Muhammad Ali: Conscientious Objector

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In 1955, the US Supreme court reversed the conviction of a member of the Jehovah Witness for not enlisting into the army, after he had been rejected to be correctly classified as a conscientious objector, a person who for reasons of conscience objects to serving in the armed forces. In 1967 Kentucky, however, the heavyweight boxing champion Muhammad Ali was convicted by the Justice Department for not enlisting into the army, although he appealed to the court as a conscientious objector. Eventually, after several years, the Supreme Court finally reviewed the case and ruled in favour of Ali. By investigating the reasons behind Muhammad Ali's refusal to enlist, the conditions which may have affected the final rule at the time of appeal, and the…show more content…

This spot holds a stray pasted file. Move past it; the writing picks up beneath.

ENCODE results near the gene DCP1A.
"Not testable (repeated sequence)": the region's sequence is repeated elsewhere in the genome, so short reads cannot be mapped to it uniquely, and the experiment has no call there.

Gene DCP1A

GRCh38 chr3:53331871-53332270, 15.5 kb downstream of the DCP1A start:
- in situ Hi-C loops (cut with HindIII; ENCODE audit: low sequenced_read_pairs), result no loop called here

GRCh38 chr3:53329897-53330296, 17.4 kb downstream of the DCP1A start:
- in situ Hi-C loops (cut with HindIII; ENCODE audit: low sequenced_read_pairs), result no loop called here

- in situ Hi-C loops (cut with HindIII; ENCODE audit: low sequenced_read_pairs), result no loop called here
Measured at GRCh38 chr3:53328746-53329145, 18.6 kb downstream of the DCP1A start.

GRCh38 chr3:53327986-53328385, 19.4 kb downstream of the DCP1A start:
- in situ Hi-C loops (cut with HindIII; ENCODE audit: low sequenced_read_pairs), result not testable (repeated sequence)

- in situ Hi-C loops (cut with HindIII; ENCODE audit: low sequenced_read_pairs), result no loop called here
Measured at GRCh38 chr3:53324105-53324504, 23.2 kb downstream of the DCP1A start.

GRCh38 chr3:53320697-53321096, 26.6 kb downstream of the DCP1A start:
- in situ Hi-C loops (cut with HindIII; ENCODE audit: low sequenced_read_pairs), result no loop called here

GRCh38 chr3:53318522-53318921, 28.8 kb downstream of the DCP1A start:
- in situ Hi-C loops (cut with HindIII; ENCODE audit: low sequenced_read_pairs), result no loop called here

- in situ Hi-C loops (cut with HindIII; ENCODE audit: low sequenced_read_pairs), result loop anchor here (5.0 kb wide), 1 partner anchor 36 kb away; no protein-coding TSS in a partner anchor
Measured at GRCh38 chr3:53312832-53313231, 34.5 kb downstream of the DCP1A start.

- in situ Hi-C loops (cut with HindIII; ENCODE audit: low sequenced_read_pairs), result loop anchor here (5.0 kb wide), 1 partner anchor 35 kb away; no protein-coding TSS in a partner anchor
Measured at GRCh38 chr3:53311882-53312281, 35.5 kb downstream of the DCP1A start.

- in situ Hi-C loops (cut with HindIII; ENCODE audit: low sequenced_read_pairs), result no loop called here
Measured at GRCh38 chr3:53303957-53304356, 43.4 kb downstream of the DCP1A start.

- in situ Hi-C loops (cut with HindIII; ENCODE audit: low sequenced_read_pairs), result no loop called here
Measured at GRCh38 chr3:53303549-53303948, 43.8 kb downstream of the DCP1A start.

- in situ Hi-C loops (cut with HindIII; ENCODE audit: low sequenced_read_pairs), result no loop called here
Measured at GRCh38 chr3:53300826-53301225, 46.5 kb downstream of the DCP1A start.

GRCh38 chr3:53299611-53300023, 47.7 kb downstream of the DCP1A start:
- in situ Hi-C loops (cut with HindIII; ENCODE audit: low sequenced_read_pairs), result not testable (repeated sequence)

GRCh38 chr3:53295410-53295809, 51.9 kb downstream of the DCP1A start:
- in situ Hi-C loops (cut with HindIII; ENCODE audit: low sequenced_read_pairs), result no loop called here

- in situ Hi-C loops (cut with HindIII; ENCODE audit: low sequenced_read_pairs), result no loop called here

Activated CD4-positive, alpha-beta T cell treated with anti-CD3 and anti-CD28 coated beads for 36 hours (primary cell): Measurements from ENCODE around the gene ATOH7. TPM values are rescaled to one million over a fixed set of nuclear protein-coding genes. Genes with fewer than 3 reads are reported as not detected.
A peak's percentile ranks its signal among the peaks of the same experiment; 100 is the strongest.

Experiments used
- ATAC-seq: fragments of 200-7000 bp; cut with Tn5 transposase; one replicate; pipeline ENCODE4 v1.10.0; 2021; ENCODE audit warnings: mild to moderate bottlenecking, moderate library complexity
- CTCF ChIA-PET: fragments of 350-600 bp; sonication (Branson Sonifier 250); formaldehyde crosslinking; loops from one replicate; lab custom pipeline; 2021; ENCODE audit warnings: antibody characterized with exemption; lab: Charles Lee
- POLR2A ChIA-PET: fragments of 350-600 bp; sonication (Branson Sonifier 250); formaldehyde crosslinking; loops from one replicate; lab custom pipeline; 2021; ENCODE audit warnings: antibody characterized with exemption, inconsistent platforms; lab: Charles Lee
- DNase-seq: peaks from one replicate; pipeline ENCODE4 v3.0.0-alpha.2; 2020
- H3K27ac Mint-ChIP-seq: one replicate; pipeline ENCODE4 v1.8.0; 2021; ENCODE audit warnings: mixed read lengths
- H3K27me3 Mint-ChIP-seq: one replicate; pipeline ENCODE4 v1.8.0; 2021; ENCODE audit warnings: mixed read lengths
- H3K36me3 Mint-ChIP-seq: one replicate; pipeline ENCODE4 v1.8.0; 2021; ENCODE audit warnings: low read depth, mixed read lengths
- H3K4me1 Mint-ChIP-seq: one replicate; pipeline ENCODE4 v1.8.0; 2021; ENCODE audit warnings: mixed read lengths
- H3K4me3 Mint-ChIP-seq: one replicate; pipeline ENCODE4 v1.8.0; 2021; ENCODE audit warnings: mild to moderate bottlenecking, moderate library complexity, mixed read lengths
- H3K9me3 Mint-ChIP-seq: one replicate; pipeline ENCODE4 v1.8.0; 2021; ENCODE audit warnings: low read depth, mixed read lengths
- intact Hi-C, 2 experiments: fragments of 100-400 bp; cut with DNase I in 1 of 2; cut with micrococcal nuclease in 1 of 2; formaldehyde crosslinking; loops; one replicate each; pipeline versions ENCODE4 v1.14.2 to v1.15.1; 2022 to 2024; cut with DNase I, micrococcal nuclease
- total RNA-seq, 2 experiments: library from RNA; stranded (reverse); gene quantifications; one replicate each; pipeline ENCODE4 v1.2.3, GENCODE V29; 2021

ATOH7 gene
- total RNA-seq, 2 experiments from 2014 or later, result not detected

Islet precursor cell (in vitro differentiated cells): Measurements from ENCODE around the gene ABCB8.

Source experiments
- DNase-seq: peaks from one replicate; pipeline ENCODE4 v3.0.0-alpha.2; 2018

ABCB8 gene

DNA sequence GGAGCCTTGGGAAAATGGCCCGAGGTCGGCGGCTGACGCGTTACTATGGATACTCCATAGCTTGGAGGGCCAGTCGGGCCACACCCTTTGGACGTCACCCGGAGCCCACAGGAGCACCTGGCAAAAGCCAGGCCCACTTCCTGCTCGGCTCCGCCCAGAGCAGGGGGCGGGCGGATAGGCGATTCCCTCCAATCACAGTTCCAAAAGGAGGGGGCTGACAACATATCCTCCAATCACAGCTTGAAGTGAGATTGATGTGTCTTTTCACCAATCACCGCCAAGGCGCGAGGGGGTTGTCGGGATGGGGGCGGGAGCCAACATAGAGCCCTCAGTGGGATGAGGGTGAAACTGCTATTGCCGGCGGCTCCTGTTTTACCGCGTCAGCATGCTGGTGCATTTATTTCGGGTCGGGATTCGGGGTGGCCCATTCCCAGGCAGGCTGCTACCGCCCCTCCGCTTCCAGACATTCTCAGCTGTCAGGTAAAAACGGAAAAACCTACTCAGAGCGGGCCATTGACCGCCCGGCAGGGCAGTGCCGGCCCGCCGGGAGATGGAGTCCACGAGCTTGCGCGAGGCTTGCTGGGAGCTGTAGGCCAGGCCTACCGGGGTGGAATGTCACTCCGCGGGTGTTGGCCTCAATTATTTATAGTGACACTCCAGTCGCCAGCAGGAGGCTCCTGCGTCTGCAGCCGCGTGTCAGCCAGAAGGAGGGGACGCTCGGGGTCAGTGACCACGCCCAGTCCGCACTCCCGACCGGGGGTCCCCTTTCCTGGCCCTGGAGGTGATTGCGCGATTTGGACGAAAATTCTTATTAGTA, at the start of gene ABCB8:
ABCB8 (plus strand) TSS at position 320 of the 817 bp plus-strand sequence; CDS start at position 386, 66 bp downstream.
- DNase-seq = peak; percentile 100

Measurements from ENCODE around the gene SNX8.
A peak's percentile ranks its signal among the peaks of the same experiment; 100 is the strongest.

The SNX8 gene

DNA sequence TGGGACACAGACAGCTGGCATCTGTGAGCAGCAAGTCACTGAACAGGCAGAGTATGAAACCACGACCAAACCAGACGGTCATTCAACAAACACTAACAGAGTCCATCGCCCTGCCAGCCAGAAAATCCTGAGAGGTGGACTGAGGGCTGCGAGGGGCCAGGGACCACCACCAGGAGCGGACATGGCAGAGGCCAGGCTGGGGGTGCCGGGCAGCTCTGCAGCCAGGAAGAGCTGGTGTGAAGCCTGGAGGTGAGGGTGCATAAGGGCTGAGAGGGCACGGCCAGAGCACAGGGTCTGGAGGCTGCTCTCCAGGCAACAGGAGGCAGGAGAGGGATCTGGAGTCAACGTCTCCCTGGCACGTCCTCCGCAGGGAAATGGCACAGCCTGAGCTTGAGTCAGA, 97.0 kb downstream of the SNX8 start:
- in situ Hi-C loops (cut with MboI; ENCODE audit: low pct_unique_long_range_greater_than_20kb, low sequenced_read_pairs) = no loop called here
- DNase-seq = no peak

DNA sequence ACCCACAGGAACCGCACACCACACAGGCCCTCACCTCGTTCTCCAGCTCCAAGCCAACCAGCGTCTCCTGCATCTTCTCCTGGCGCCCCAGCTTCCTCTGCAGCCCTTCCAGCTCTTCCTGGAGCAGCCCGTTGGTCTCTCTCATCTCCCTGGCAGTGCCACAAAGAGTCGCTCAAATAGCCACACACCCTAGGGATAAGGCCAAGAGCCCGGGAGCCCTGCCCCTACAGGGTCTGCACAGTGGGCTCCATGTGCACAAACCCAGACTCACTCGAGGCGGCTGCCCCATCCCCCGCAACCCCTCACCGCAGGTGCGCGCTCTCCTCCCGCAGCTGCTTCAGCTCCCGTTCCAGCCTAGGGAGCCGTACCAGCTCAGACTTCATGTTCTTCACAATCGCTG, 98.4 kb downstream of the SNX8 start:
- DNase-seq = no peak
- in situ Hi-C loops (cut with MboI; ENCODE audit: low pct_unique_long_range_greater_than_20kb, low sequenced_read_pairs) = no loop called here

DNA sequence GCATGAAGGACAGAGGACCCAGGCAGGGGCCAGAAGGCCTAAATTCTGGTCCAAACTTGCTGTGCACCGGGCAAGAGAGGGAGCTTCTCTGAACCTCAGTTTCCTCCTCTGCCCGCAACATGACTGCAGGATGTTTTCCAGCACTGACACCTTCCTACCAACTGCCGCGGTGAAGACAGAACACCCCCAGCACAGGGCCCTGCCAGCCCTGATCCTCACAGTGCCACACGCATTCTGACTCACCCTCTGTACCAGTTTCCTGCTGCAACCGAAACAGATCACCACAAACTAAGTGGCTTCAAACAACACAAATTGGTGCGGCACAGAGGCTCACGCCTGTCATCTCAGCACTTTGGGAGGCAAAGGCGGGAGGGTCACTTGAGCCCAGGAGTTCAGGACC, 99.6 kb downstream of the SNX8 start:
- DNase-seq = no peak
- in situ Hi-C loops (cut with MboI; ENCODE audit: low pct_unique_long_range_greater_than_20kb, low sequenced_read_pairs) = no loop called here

However, with the conversion to Islam, he faced legal clashes as a result. Islam forbids any unnecessary warfare and a Muslim can only be engaged in a war if it’s for the sake of self-defence or for fighting oppression, and in spite of that, many set rules of war exist. Warfare is the last resort Muslims are to turn to if, and only if, all has been tried. Only the enemy's soldiers are to be fought without any mutilation to the bodies. No women, children, innocent civilians, animals, plants, or infrastructure are to be harmed during war…show more content…
Muhammad Ali’s argument consisted of three points: first, he was wrongly denied as a conscientious objector. Second, the fact that there’s racial disproportion in the Selective Service drafting board (with blacks being the minority), and third, due to the disproportion of the drafting Board, it was unconstitutional since blacks were underrepresented. Although all of Ali’s claims seem valid, the Fifth Circuit rejected his claims nonetheless, due to many “loopholes” found in his claim, and so it deemed the conviction valid. Muhammad Ali did not despair however, and appealed to Supreme Court as a measure of last resort in 1971, to be rightly classified as a conscientious objector. In the US, to be classified as a conscientious objector, there are three criteria one must fall

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